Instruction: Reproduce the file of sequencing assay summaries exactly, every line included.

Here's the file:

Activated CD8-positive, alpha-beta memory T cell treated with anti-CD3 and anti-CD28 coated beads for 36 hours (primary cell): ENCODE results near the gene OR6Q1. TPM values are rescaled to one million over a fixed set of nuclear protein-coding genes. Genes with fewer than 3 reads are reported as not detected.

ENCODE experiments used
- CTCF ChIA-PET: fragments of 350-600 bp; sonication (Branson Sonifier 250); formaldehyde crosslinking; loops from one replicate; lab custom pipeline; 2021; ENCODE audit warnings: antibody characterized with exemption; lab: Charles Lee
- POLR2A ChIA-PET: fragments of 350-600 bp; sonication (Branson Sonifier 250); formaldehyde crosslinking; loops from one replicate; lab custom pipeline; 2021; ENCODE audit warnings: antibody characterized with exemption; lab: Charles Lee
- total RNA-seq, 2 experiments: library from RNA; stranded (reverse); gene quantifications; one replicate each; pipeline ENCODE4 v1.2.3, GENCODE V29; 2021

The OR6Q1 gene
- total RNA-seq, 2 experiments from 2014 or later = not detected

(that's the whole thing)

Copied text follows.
Activated CD8-positive, alpha-beta memory T cell treated with anti-CD3 and anti-CD28 coated beads for 36 hours (primary cell): ENCODE results near the gene OR6Q1. TPM values are rescaled to one million over a fixed set of nuclear protein-coding genes. Genes with fewer than 3 reads are reported as not detected.

ENCODE experiments used
- CTCF ChIA-PET: fragments of 350-600 bp; sonication (Branson Sonifier 250); formaldehyde crosslinking; loops from one replicate; lab custom pipeline; 2021; ENCODE audit warnings: antibody characterized with exemption; lab: Charles Lee
- POLR2A ChIA-PET: fragments of 350-600 bp; sonication (Branson Sonifier 250); formaldehyde crosslinking; loops from one replicate; lab custom pipeline; 2021; ENCODE audit warnings: antibody characterized with exemption; lab: Charles Lee
- total RNA-seq, 2 experiments: library from RNA; stranded (reverse); gene quantifications; one replicate each; pipeline ENCODE4 v1.2.3, GENCODE V29; 2021

The OR6Q1 gene
- total RNA-seq, 2 experiments from 2014 or later = not detected